In his prizewinning memoir The High Path, Ted Walker recreates with unusual vividness his secure, happy childhood in the England of the Thirties and Forties, and the influences that made a working-class boy into a poet.
Most telling, perhaps, was his relationship with his father, a carpenter who had come to the Sussex coast from Birmingham in search of work before Ted’s birth. The affection between the two shines out from the tender portrait of him, cruising the last mile home from work on his Ariel motorbike, playing backyard cricket with typical concentration, or struggling to master French with Ted, urged on by their loveably eccentric teacher Mr Jupp. A sense of history came from magical visits to his father’s family in the Worcestershire countryside, and sensuous pleasure from the grocer’s shop managed by ‘Grandad Harry’ – an Aladdin’s Cave where ‘a wondrous blend of smells: nutmeg and cinnamon, dog biscuits and bran, wax polish, ripe cheese and Brasso all harmonized to give a sense of good things kept in spotless order’. It is a picture of a proud and thrifty working-class world now utterly lost. With grammar school and a place at university a gap began to open between Ted and his parents. These new experiences brought intellectual confusion, romantic longing, sexual frustration, but the warmth of his happy childhood was still his bedrock.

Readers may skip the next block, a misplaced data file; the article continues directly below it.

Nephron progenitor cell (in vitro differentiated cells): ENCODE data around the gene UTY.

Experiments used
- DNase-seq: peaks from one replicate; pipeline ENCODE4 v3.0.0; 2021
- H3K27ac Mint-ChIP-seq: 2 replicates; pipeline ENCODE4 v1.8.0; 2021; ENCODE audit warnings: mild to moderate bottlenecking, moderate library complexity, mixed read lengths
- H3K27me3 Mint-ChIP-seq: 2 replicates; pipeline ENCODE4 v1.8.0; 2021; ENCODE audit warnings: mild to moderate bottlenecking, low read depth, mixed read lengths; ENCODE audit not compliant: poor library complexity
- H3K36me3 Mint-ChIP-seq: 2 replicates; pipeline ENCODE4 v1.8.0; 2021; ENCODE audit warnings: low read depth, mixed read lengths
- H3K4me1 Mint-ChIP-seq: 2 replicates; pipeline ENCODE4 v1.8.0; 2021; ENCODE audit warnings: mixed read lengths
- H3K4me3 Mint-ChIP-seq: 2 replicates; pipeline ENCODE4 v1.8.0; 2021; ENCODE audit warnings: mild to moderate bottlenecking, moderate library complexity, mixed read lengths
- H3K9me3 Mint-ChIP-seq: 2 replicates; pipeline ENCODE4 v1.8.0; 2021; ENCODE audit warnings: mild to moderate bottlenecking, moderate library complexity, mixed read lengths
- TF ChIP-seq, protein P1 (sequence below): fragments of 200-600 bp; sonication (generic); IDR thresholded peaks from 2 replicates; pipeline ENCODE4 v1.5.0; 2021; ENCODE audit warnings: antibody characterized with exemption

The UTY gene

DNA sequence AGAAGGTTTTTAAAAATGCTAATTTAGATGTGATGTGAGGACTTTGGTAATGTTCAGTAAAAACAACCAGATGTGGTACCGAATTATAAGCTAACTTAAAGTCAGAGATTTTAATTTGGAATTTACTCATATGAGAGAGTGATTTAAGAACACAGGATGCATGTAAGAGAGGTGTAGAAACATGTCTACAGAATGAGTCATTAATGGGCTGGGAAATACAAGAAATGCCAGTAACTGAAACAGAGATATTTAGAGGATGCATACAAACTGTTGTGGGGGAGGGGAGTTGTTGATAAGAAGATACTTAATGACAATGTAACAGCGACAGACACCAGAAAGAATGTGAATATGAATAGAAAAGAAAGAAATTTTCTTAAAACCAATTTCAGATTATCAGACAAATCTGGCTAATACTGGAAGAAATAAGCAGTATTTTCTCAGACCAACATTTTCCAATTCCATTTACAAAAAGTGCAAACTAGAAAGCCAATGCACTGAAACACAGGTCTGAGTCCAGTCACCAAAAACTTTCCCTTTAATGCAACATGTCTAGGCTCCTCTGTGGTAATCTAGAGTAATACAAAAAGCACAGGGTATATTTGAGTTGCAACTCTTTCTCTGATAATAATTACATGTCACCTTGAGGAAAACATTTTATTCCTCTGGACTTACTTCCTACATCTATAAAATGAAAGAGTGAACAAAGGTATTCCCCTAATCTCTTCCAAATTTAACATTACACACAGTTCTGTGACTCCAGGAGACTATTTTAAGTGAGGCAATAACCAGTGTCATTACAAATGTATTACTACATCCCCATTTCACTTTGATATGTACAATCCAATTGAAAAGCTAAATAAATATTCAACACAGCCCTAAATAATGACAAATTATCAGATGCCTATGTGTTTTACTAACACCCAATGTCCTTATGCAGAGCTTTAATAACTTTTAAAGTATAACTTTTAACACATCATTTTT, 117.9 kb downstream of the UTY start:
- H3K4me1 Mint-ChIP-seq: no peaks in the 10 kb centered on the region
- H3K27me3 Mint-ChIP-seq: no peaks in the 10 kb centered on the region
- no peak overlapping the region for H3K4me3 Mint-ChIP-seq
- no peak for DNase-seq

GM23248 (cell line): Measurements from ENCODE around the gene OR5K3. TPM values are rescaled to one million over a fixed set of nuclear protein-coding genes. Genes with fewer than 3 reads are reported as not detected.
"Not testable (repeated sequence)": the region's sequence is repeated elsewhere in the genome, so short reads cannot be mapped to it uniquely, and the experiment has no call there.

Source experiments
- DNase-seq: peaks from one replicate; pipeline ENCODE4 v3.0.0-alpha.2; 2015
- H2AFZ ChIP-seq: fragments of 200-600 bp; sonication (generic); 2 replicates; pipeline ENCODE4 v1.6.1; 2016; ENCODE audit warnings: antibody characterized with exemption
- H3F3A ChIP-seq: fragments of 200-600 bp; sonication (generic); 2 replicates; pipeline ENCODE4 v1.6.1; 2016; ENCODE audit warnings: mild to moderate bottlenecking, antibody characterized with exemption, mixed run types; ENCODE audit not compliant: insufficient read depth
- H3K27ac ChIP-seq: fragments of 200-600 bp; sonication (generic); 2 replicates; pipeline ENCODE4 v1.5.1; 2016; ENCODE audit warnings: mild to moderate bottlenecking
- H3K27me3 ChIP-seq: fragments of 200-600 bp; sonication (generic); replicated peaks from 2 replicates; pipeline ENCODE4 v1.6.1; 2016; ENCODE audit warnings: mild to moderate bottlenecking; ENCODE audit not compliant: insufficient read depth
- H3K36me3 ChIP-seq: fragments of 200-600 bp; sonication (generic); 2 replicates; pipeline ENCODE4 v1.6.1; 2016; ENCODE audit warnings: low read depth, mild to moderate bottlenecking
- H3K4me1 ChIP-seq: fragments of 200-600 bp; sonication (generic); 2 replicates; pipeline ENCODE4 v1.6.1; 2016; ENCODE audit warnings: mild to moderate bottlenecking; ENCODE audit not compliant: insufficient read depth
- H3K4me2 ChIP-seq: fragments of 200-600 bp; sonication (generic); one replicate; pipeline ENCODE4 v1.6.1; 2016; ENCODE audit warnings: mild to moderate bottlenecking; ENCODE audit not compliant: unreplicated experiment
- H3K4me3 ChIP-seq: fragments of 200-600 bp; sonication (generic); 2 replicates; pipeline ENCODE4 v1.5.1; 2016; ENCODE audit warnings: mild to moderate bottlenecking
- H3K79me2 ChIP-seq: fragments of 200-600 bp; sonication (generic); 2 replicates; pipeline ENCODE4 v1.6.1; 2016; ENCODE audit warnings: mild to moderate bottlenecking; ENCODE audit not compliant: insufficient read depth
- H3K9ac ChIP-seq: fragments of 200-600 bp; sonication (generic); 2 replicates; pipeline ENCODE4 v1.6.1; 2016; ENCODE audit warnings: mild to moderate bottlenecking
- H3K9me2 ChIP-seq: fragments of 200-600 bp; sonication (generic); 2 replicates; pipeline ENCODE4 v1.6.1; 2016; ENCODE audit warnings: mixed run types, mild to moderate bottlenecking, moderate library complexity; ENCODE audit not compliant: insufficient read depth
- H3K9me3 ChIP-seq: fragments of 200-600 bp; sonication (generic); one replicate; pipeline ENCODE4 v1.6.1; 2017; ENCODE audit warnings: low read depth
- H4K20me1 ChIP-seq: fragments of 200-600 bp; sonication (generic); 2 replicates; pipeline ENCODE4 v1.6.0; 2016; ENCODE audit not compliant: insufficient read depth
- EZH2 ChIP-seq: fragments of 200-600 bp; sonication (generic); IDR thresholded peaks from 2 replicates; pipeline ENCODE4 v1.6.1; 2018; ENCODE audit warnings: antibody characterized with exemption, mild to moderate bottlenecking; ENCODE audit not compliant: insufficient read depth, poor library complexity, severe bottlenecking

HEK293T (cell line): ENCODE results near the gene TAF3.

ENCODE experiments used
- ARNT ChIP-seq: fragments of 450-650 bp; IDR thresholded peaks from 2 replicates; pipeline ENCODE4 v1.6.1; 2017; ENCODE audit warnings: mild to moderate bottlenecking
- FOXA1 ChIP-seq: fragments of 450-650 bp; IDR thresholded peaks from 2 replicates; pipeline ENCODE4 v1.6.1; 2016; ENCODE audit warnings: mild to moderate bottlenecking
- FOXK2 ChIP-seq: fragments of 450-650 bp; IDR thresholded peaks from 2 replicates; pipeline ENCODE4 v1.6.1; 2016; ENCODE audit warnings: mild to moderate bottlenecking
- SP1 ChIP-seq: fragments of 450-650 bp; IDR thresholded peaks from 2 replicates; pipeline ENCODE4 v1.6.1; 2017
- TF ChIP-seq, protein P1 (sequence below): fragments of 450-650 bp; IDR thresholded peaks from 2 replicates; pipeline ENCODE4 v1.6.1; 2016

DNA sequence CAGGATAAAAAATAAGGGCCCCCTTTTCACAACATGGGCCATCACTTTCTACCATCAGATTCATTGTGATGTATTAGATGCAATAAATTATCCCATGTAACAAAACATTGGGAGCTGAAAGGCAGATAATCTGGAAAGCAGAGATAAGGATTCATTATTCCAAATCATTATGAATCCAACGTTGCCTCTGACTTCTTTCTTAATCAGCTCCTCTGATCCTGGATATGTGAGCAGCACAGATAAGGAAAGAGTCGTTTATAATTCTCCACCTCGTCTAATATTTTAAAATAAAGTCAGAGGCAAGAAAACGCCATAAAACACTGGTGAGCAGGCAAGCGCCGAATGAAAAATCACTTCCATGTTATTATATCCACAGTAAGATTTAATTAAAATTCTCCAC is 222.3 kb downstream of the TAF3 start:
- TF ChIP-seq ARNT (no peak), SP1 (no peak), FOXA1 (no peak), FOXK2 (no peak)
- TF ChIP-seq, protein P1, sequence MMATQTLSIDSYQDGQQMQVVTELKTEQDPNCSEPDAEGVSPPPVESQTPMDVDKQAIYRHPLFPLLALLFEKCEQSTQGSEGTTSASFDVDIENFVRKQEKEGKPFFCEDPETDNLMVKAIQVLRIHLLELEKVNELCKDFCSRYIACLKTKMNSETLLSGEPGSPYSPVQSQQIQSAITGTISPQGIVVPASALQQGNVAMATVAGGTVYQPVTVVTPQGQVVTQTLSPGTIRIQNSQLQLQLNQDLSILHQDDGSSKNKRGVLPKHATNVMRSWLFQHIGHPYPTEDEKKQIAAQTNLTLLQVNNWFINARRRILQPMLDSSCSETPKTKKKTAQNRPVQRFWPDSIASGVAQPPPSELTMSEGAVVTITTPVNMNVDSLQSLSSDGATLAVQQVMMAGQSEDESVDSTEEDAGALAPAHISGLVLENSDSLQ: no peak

The High Path is a beautiful book, written with all the honesty and sensitivity of the poet Ted Walker became.
‘Vividly evokes the wartime childhood of one (in George MacBeth’s phrase) “too young to fight and too old to forget”’ Guardian
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